Look within your streaming services and you can find some 'property movies'
Prash Nayar gives us his 5 favourites, drawn from the past four decades
In the world of movies, there are few films with a property angle. Some have taken a look under the hood of real estate sales, others have shown the folly of bad property development, while others have told the story of property-related financial crashes.
In my search for films with a property theme, I found some incredible movies that showcased not only the magic but also the darker side. This latter group perhaps serves as a warning for those looking to dive into the deep end of purchasing, selling or even brokering real estate.
Here are my top 5 picks of films that made the list:
The Founder (2016)
This riveting story of the McDonald’s franchising King Ray Kroc stars Michael Keaton (who enthralled audiences in his portrayal of a failing actor in Birdman).
In the mid-1950s, milkshake machine salesman Kroc finds the two charmingly naive McDonald’s brothers operating a small but highly efficient burger restaurant in San Bernadino, California, and sees an opportunity to expand their business.
Director John Lee Hancock (The Blind Side, Saving Mr Banks) takes us behind the scenes of how McDonald’s grew during the 1960s and beyond to become a multi-billionaire dollar franchise and property empire.
As one adviser tells Kroc, ‘You are in the property business, not the burger business’. McDonald’s owns every piece of real estate that its restaurants sit on. Its business model from day one was to buy land and finance it with long term fixed rates and today it has ownership of more than US$30 billion dollars of real estate.
The Big Short (2015)
Crafted by one of the most fearless masters of satire of our generation, Adam McKay (Anchorman & the upcoming Don’t Look Up) brings us a story detailing the horrors of the subprime home lending collapses of 2008.
This may hit a little too close to home for those who went through it, and lost money. Could it happen again, in Australia?
The story focusses on those that made money from the situation, ‘shorting’ the financial assets and those that held them, making billions in the process.
With an A-Grade cast and exceptional performances (Margot Robbie in a bathtub explaining mortgage bond in style is a must see), The Big Short is one to add to your list if you’ve not already seen it.
The Money Pit (1986)
Produced by Steven Spielberg, directed by Richard Benjamin, and starring the impossibly charming couple of Tom Hanks and Shelley Long, this film has aged better than wine. Name any Tom Hanks movie that doesn’t deserve a second watch.
Based on the 1948 classic Mr Blandings Builds His Dream House, this oddball comedy is a tale of caution about what happens when a deal sounds too good to be true.
The movie title became synonymous with bad real estate deals and contractors who seemed to keep extending their 14-day contract. This could also hit close to home in relation to the current building industry?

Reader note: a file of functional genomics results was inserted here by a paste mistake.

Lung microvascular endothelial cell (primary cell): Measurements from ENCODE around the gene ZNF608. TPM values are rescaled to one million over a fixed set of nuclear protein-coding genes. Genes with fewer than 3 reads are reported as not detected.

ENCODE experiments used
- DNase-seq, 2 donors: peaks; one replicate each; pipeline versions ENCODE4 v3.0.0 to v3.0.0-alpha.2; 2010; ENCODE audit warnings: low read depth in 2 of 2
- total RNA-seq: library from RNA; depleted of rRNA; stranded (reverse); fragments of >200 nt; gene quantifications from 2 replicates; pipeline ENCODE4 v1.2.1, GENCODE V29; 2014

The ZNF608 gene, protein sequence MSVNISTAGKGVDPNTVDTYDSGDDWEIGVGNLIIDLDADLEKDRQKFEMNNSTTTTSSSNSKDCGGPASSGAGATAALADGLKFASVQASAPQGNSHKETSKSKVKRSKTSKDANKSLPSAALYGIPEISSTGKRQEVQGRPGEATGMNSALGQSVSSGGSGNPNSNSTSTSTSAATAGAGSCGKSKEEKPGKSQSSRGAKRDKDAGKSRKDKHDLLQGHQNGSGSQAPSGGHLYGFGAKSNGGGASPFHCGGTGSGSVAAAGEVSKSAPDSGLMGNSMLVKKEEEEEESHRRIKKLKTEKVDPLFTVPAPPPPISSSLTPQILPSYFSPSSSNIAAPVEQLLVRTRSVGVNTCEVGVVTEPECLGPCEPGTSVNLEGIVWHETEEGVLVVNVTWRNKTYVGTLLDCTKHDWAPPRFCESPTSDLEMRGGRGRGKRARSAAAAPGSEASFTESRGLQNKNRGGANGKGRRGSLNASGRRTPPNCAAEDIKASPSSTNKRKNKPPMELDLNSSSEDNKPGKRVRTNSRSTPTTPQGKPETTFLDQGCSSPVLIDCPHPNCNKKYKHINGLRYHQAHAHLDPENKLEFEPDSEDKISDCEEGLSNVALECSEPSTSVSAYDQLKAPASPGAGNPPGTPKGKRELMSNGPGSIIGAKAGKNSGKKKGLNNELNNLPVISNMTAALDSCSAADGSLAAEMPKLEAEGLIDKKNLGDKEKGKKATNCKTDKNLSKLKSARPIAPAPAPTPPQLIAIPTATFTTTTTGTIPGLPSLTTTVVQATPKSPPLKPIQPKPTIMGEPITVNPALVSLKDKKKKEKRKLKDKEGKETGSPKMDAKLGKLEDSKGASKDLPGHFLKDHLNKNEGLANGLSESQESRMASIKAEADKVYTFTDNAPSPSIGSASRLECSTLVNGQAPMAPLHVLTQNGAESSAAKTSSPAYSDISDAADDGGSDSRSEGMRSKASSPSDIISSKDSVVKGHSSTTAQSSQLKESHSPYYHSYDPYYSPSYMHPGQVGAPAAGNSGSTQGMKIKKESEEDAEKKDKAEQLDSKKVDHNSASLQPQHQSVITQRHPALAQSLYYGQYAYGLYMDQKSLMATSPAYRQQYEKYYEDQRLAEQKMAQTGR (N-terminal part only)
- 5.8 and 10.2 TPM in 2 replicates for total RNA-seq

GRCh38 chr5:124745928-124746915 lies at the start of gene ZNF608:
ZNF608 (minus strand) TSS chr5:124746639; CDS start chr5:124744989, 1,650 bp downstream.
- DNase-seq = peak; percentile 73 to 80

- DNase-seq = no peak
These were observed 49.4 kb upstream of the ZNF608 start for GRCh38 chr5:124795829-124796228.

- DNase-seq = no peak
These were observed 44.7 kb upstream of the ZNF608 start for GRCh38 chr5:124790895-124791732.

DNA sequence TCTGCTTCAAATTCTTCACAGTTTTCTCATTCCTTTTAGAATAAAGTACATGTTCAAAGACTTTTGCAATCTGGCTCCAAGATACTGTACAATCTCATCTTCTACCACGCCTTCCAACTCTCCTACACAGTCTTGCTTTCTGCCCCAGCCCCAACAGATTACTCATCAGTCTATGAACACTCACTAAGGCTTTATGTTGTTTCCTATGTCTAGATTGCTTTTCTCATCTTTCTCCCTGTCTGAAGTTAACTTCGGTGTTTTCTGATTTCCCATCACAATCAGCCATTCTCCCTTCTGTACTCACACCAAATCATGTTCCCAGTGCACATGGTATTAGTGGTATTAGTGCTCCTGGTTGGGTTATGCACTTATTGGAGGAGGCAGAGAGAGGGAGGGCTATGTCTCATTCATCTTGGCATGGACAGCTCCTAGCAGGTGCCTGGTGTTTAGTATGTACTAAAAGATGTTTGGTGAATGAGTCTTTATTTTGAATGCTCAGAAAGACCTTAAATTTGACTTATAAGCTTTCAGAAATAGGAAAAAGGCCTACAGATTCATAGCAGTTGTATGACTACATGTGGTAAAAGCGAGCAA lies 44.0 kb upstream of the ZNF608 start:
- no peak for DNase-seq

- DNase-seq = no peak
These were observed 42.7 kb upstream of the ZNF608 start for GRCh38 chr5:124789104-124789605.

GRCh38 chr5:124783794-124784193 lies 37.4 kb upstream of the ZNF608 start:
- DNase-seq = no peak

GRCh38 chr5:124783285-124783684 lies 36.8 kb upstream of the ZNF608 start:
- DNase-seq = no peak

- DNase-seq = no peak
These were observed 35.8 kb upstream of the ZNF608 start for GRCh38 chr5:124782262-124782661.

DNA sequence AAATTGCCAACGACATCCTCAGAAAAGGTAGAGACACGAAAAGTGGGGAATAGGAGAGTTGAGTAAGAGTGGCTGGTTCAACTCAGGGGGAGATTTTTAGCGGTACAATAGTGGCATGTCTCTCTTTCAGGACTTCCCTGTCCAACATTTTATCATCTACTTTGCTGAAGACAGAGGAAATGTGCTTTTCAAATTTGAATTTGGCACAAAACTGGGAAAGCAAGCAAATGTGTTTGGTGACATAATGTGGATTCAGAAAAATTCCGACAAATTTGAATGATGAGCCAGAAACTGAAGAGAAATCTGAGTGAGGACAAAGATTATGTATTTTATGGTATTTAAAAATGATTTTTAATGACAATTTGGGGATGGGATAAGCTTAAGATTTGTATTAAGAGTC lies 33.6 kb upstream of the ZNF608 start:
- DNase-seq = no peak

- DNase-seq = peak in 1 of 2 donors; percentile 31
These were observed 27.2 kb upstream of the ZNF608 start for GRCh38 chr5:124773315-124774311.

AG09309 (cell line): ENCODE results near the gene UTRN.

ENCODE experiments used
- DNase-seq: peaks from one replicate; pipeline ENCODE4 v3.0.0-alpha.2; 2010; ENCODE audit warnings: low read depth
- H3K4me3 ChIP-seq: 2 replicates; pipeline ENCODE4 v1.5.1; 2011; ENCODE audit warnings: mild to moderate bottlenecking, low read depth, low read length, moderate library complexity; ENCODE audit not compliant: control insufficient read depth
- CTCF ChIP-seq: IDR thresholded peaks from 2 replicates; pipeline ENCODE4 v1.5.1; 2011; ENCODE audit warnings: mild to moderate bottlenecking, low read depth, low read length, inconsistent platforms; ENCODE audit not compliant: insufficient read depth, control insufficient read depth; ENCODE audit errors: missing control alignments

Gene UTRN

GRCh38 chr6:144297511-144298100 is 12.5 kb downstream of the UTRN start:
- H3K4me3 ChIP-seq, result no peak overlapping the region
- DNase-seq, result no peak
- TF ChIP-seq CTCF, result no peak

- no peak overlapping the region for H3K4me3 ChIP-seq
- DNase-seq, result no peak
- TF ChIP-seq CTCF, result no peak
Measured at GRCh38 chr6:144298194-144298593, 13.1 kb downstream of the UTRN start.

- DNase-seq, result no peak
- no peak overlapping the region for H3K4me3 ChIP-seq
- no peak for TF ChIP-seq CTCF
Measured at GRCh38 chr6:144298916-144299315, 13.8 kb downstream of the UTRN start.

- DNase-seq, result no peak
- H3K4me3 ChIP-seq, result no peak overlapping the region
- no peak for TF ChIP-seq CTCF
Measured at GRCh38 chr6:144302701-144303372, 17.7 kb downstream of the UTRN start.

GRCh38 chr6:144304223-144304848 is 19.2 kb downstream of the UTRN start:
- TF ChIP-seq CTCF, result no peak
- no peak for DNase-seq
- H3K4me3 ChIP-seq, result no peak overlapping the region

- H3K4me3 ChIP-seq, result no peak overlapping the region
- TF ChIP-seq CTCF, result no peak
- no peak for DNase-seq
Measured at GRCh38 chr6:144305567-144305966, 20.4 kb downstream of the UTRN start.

Fun fact on the real-life home the movie was shot at. It is located in Oyster Bay New York, which recently sold for $3.5 million. This was perhaps a case of life imitating art as it had fallen into significant disrepair before being bought in 2002. The owners made a loss of almost $4 million when taking into account their purchase price and repair bill. A money pit, indeed.
Glengarry Glen Ross (1992)
Now for your look into the seedier side of real estate sales.
If you are part of the industry and have not seen this film, I suggest you look at it with a perspective of how NOT to be a salesperson. You’ll understand when you watch it.
Based on David Mamet’s Pulitzer-prize-winning play, which was, in turn, formed from his experiences working in a New York City real estate office, the film explores the overwhelming pressure of the sales environment in downtown Brooklyn over one night.
The effects of toxic masculinity and bullying in a work environment are brought to the fore, with some classic lines. The film is sure to provide food for thought.
Presided over by Alec Baldwin in one of his best roles, including the iconic line “A.B.C : Always Be Closing”, delivered with pure hatred for the salesmen he is supposed to be motivating. A star-studded cast includes Al Pacino, Jack Lemmon, Alan Arkin and Ed Harris on top form.
Motherless Brooklyn (2019)
Set against the backdrop of 1950s New York and adapted by the talented Edward Norton from a novel of the same name by Jonathan Lethem, this is a cautionary tale of what happens when local people fight the powers who are determined to develop and gentrify a NYC neighbourhood.
The story centres on private investigator Lionel Essrog (Norton) giving an incredible portrayal, and features powerhouse performances from Bruce Willis, Alec Baldwin (again) and Willem Dafoe.
Showcasing the sometimes shady behind the scenes world of developers and politicians, it may leave you questioning what happens in your local suburb, including how major decisions are made, and more importantly, who profits from them.
As the story goes, follow the money trail.
There you have it, five films to add to your list, if you are interested in property and like a good movie.
First Published on The Property Tribune, check out the article here